Where Darth Vader: Dark Visions has gone, controversy has followed—mainly thanks to its origins as a replacement for another Star Wars comic project scrapped almost immediately after its announcement. But this week, it found itself enmeshed in an altogether different controversy.
Each issue of Dark Visions, like the scrapped Shadow of Vader’s intent before it, has looked to portray Darth Vader through a series of lenses, cast in the eyes of the people in the galaxy around him—alien beings who glimpse him on the field of battle, Rebel fighters who see him as a grim specter stalking their very existence, officers of the Empire to whom he is the universe’s most petrifying boss. This week’s third issue, by Dennis “Hopeless” Hallum, David Lopez, Javi Pina, Muntsa Vicente, and Joe Caramagna—titled “Tall, Dark, and Handsome”—casts the Dark Lord of the Sith not as an empowered foe or ghoulish reckoner, but as the object of affection of a low-ranking, unnamed female nurse aboard the Death Star.
Throughout the story, the nurse is looked on with a scornful attitude by not just the people around her—from Vader himself to her boss in the medbay—but also the narrative’s framing. She’s constantly given menial tasks to do, and dragged about and screamed at for failing to do them promptly by her superior. But we aren’t really invited to feel any sympathy for the nurse, because we don’t really learn anything about who she is as a person. We don’t even learn her name. But what we do learn, throughout her internal narration guiding “Tall, Dark, and Handsome,” is that she is desperately, madly in love with Darth Vader.
The nurse collects scraps of flesh and detritus from the medbay from Vader’s many visits, as trinkets of her affection. She shirks duties in the hopes she can catch a glimpse of him skulking down the battlestation’s many corridors. She fantasizes dancing with Vader, taking off his mask as the Christine to his Phantom. Eventually—after receiving another verbal dressing-down from the doctor for attempting to keep Vader’s cape for herself when he leaves it in the sickbay, leading to the discovery of her collection of Vader accoutrements—she fantasizes joining him as a Sith, clad in black and choking the life out of her boss when he throws her collection into the trash compactor.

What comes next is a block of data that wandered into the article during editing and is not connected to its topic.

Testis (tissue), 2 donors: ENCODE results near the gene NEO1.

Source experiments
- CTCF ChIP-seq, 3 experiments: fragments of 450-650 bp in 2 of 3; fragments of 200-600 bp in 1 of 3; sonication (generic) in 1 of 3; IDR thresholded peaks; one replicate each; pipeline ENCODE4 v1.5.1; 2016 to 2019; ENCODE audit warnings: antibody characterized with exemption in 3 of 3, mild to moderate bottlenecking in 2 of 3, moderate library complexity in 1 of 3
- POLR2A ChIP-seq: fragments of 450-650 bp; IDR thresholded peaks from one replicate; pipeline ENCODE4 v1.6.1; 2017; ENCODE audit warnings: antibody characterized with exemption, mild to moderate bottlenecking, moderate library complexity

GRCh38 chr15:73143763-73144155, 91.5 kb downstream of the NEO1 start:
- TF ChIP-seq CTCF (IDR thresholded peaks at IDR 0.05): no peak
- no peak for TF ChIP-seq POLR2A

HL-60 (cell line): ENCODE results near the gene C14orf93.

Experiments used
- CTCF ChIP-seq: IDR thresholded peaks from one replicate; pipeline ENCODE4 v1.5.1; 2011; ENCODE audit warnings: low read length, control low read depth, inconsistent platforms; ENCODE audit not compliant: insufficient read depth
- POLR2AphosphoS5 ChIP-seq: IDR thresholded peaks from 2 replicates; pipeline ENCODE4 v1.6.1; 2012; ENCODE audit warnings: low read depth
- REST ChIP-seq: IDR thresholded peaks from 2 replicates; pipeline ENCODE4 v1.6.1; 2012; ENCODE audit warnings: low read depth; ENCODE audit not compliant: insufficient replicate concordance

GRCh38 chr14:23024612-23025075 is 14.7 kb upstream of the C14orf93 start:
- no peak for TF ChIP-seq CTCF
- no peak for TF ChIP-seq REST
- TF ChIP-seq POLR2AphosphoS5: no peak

It’s this loss that breaks the nurse entirely, leading to her diving knee deep into the garbage chutes in a vain attempt to find her memories of Vader—before marching right into the Dark Lord of the Sith’s private chambers, bleary eyed and desperate to get a glimpse of the man she is obsessed with. Her reward is the first time Vader directly engages with her in the story...by promptly thrusting his lightsaber through her chest and ordering a subordinate to come “get this garbage out of my quarters.”
It’s hardly a magnanimous end for the nurse, but “Tall, Dark, and Handsome” is hardly magnanimous to her as a character. She isn’t painted as a sympathetic figure, but a deranged lunatic, looked down upon by the world around her (and that the world is right to do so) for her self-destructive delusion. Even in the fantasies where she is given a position of imagined strength, it rings hollow. It’s less of a love story and more of a dire warning about obsession—one that feels like it mocks its protagonist as much as the people around her do.
Reaction to the story online in the wake of its release has been...well, as you might expect from the headline of this blog, one filled with controversy—especially for female readers. A part of Star Wars fandom, and especially within female fan circles, that’s been around for as long as fandom itself are people who are fans of the franchise’s villains. From the Imperial cosplayers of 501st to Reylo shippers, there are people who champion these characters as their favorites as much as there are people who laud the heroes of the Republic, Rebellion, and Resistance—or fantasize about them (I mean, we all saw Ben Swolo, right?). Being attracted to villains is a tale as old as fiction itself.
And yet Dark Visions’ view of the nurses desires takes established feminine power fantasies and treats them as delusional jokes, right up until the moment it leaves its female protagonist a crumbled heap on the floor. Threads like the one above from female fans lambasting the story have even lead to Dark Visions writer Dennis Hallum reaching out to defend the nurse’s portrayal as one that’s meant to be heroic—and that the story is meant not to depict the medic as someone mentally unstable:
Which would be fair if Lopez, Pina, and Vicente’s artwork didn’t repeatedly depict the nurse as looking manic, even before her breaking point near the issue’s climax.
But what’s also what’s stoked the controversy around the story even further is that Chuck Wendig—the writer rapidly removed from Shadow of Vader when it was first announced despite having already written multiple issues, before the entire book was cancelled and replaced with the similarly-premised Dark Visions—also took to Twitter to make a comment. The author revealed that in Shadow there would’ve been a similar tale from a male perspective, framed as a commentary not on female obsession, but toxic masculinity:
Whether the story was inspired by Wendig’s pitch for Shadow of Vader or just a matter of awkward coincidence is unknown—when reached for a statement about reaction to Dark Visions #3 and Wendig’s statement, Marvel Comics declined to offer further commentary. It would seem that this is just the latest shadow Shadow of Vader’s cancellation has happened to cast over its successor.
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